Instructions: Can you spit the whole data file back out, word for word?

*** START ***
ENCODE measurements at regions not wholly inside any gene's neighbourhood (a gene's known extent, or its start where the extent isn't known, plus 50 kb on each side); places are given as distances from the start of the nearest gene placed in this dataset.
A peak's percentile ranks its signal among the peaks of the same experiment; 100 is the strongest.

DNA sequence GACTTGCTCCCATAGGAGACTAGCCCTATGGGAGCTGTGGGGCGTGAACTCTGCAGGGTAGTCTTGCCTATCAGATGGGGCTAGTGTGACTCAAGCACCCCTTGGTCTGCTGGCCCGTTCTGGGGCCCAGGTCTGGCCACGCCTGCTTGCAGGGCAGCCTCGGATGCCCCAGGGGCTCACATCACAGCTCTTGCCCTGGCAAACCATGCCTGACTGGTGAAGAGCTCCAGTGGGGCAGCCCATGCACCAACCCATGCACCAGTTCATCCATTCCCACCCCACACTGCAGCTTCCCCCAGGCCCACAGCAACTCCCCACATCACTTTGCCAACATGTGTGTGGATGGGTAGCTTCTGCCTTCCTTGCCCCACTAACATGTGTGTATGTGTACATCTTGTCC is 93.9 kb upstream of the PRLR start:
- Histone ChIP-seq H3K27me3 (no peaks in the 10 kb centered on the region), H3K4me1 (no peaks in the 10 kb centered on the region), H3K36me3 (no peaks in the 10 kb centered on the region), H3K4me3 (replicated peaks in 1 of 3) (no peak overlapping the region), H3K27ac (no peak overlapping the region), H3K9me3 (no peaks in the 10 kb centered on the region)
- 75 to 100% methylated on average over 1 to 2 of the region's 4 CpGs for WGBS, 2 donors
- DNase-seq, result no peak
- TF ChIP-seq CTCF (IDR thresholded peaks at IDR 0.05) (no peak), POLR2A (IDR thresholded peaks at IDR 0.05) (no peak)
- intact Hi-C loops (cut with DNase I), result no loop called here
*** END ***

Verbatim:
ENCODE measurements at regions not wholly inside any gene's neighbourhood (a gene's known extent, or its start where the extent isn't known, plus 50 kb on each side); places are given as distances from the start of the nearest gene placed in this dataset.
A peak's percentile ranks its signal among the peaks of the same experiment; 100 is the strongest.

DNA sequence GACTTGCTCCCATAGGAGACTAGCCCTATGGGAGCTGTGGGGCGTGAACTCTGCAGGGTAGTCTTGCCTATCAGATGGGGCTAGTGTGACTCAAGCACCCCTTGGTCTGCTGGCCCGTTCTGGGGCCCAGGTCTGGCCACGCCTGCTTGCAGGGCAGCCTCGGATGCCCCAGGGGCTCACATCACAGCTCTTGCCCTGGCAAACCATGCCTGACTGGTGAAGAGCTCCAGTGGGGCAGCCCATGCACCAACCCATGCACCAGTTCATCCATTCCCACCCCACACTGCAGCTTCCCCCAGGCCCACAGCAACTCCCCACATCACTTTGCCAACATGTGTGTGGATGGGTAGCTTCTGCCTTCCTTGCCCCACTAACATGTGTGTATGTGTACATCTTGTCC is 93.9 kb upstream of the PRLR start:
- Histone ChIP-seq H3K27me3 (no peaks in the 10 kb centered on the region), H3K4me1 (no peaks in the 10 kb centered on the region), H3K36me3 (no peaks in the 10 kb centered on the region), H3K4me3 (replicated peaks in 1 of 3) (no peak overlapping the region), H3K27ac (no peak overlapping the region), H3K9me3 (no peaks in the 10 kb centered on the region)
- 75 to 100% methylated on average over 1 to 2 of the region's 4 CpGs for WGBS, 2 donors
- DNase-seq, result no peak
- TF ChIP-seq CTCF (IDR thresholded peaks at IDR 0.05) (no peak), POLR2A (IDR thresholded peaks at IDR 0.05) (no peak)
- intact Hi-C loops (cut with DNase I), result no loop called here